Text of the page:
Malaysian artist eyes faraway cosmic clouds with his pandemic collection


Haris' Set On Fire' (watercolour on paper, 2020). Photo: Zhan Art Space

Contemporary artist Haris Rashid’s new exhibition features 49 works, including one installation, two sculptures and six large canvases.

That sort of output is impressive, especially during these pandemic times.

“It is one of my most spiritual and personal works, ” says Haris, referring to this latest solo exhibition called 3:33.

The exhibition, which was showing at Zhan Art Space in Petaling Jaya, is temporarily closed during the movement control order (MCO). It is set to reopen once the situation improves.

“Haris’ exhibition is the perfect stimulant to our senses. Through his works, the audience will be able to experience and escape momentarily to a world without the pandemic.

Haris, standing with his artwork titled 'Astral Travel 2' (mixed media on canvas, 2020), says he hopes to reopen this new exhibition once the MCO is lifted. Photo: Zhan Art SpaceHaris, standing with his artwork titled 'Astral Travel 2' (mixed media on canvas, 2020), says he hopes to reopen this new exhibition once the MCO is lifted. Photo: Zhan Art Space

“Each artwork is produced in an unconventional and meditative way, reflecting the colourful and complex mind of an artist, ” says Desmond Tong, the gallery’s founder.

The exhibition, featuring the artist leaning more on surrealism, has since moved to the gallery’s Instagram page.

One artwork will be posted every day until March 7, the exhibition’s original end date.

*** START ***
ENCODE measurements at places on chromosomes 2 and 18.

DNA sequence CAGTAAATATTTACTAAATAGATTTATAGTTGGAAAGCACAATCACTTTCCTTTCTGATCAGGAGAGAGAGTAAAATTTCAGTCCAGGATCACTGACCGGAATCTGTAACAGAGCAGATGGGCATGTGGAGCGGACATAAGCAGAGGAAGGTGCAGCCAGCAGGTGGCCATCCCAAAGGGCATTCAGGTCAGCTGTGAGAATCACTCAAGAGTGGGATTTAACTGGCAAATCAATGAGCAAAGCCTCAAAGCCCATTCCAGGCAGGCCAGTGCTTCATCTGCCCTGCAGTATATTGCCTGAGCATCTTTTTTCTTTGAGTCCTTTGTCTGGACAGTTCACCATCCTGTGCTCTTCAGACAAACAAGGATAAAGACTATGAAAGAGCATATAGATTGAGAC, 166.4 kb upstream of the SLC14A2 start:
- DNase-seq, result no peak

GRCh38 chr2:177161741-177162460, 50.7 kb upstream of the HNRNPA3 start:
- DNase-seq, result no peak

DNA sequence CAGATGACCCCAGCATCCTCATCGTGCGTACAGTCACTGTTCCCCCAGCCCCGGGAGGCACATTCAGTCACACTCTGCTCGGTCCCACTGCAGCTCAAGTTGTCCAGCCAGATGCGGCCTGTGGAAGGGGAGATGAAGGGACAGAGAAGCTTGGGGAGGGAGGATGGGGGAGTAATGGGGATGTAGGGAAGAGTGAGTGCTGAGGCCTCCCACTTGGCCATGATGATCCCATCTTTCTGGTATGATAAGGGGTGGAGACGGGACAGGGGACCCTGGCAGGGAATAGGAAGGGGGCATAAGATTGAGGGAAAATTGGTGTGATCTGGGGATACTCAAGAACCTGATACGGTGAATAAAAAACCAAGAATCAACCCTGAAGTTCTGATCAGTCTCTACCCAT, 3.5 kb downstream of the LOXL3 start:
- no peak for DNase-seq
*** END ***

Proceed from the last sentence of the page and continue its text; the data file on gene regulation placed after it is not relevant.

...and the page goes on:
Viewers can also get to colour one of Haris’ artworks via a colouring competition organised by the gallery.

“I have always been inspired by nature and the world that surrounds us. In 3.33, I explore nature and Malaysian culture... placing them in a dream world, ” says Haris, 28.

“This exhibition is a reflection of myself and how I see things in these times.

“What are the lessons learned? Are we listening enough?” he adds.

In explaining the exhibition’s title, the Kuala Lumpur-based artist says 3:33 represents his attraction with numerology and spirituality.

“The number ‘3’ represents my personal life path number.

“People are becoming increasingly aware of synchronicities in numbers, due to the time on our phones, car plate numbers and random numbers all around.

“Are they really random, or something we want to put meaning to? It is also human nature to find significance in what we see, ” he offers.

Haris, who has three previous solo exhibitions - Flow (2018), HUMANIMAL (2016) and Beauty In The Beast (2015) - started working on this 3:33 solo show a year ago.

For this exhibition, Haris uses paper, sarong (cloth), wood, corals, glass and a rattan mat, among others, to create his mixed media paintings.

'The Hanged Man' (acrylic and silver leaf on canvas, 2020). Photo: Zhan Art Space 'The Hanged Man' (acrylic and silver leaf on canvas, 2020). Photo: Zhan Art Space

He admits that working under a lockdown last year forced him to be innovative in the materials used to create art.

“I took things apart and applied different shapes and textures to my pieces. I would say my style has evolved during this pandemic... capturing surrealism, ” says Haris.

A new work titled Astral Travel is set against the backdrop of what appears to be outer space. The painting is filled with images of stars, flowers, planets and a person meditating under a tree.

“This painting is based on what we went through emotionally and psychologically last year. As physical travels are (limited), I travelled within my headspace, and explored the depths of my mind, ” he says.

In Dua Alam, Haris takes viewers to a fantastical world where a merman is seen looking yearningly at a full moon. While his fish tail is submerged underwater, his human body is above water, facing a forest.

Haris says this surreal painting is about opposing forces such as fire and water or night and day “living as one and complimenting each other.”

As artist, he hopes to reopen this exhibition soon, with visitors strolling through the gallery. But he has come to terms with these uncertain times, to handle anxieties better and to take one day at a time.

“I’m more focused on the growth that we all need. Not to forget but to evolve alongside nature, just as nature has always evolved through centuries, ” concludes Haris.

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